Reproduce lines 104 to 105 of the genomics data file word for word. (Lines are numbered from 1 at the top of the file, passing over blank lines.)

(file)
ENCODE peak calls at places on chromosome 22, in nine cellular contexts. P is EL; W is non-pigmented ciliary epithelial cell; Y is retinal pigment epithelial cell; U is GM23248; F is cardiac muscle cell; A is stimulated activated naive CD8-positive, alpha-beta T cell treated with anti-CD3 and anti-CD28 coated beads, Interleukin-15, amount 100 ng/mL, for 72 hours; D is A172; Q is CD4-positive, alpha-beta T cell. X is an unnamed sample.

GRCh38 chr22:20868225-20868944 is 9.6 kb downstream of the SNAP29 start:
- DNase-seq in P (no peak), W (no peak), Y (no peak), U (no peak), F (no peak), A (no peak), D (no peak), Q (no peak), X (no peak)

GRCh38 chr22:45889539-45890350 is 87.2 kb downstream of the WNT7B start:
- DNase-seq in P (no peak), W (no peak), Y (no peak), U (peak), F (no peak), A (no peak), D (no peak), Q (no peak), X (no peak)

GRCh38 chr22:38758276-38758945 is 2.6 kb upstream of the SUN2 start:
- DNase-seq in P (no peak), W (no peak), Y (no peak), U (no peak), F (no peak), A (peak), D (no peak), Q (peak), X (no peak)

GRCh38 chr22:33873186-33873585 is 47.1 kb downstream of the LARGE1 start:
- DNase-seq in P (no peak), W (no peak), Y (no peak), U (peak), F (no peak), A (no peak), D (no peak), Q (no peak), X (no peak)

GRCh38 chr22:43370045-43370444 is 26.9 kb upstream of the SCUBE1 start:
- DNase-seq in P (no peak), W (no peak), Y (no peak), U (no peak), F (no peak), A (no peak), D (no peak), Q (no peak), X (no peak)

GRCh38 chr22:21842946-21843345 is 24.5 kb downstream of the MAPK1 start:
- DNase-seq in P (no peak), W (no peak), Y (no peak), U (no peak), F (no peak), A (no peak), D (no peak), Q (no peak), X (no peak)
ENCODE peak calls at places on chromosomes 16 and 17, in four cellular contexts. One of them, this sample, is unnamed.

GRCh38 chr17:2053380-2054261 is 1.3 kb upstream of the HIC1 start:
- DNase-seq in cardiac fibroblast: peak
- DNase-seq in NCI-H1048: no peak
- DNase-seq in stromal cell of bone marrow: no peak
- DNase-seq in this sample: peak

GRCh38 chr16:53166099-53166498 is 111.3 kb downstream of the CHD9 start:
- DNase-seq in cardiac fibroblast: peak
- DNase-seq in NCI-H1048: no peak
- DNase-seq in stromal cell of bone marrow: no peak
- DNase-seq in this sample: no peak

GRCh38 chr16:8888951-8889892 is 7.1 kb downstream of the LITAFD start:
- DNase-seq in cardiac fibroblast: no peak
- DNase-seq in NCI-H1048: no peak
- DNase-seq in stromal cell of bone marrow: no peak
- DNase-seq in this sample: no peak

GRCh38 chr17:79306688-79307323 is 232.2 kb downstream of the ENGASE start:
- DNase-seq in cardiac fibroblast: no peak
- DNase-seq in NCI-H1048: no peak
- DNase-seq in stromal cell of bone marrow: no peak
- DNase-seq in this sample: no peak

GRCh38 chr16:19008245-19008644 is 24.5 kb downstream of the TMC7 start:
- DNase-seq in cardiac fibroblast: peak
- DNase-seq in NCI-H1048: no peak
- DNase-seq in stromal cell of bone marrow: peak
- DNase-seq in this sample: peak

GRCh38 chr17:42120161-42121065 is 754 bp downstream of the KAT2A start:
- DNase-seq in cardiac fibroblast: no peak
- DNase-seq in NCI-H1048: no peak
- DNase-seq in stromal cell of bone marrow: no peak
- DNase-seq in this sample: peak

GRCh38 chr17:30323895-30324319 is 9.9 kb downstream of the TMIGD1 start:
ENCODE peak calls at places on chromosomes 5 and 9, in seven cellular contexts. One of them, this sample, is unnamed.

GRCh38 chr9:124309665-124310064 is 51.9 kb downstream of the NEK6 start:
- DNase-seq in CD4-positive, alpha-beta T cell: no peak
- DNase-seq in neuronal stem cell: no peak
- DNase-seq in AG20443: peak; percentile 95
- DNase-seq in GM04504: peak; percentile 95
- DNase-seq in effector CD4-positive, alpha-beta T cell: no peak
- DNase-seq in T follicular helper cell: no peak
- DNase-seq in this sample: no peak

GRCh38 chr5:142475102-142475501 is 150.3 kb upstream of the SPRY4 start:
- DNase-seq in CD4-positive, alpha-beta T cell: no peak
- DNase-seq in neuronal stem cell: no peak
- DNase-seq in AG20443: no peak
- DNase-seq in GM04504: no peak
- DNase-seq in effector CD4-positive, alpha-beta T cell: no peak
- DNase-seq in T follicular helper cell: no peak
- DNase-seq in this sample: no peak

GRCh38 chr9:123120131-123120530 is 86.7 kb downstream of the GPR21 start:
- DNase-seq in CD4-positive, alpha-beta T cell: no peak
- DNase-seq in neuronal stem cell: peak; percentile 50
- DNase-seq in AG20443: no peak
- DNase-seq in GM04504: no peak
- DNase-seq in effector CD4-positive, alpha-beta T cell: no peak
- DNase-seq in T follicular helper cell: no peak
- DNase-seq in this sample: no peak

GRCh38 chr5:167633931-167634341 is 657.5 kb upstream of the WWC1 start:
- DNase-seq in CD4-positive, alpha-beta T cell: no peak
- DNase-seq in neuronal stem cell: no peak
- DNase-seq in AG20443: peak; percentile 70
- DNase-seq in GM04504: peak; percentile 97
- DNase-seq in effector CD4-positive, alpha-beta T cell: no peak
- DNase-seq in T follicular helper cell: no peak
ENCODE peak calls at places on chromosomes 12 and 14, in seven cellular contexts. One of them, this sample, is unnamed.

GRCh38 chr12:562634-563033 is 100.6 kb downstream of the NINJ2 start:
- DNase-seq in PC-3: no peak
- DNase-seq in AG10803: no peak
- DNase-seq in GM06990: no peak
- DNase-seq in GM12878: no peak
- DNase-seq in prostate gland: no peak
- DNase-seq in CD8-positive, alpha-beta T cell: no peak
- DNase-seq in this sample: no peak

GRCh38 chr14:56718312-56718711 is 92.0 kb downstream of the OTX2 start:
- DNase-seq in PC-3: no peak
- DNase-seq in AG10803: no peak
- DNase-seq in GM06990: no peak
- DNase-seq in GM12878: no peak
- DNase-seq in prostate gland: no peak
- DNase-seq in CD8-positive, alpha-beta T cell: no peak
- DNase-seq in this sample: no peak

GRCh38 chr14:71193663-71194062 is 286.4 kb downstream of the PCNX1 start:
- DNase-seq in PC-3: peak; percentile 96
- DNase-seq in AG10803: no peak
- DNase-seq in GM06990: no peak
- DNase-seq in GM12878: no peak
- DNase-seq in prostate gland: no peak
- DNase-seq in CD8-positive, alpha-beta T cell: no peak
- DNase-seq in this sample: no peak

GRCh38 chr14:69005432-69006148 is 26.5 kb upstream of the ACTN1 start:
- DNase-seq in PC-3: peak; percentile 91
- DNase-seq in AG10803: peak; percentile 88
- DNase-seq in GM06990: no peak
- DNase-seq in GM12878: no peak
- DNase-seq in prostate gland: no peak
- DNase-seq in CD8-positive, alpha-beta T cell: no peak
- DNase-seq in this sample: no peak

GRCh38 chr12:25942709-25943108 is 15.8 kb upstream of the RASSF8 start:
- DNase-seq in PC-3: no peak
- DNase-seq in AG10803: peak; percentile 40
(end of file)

- DNase-seq in PC-3: peak; percentile 91
- DNase-seq in AG10803: peak; percentile 88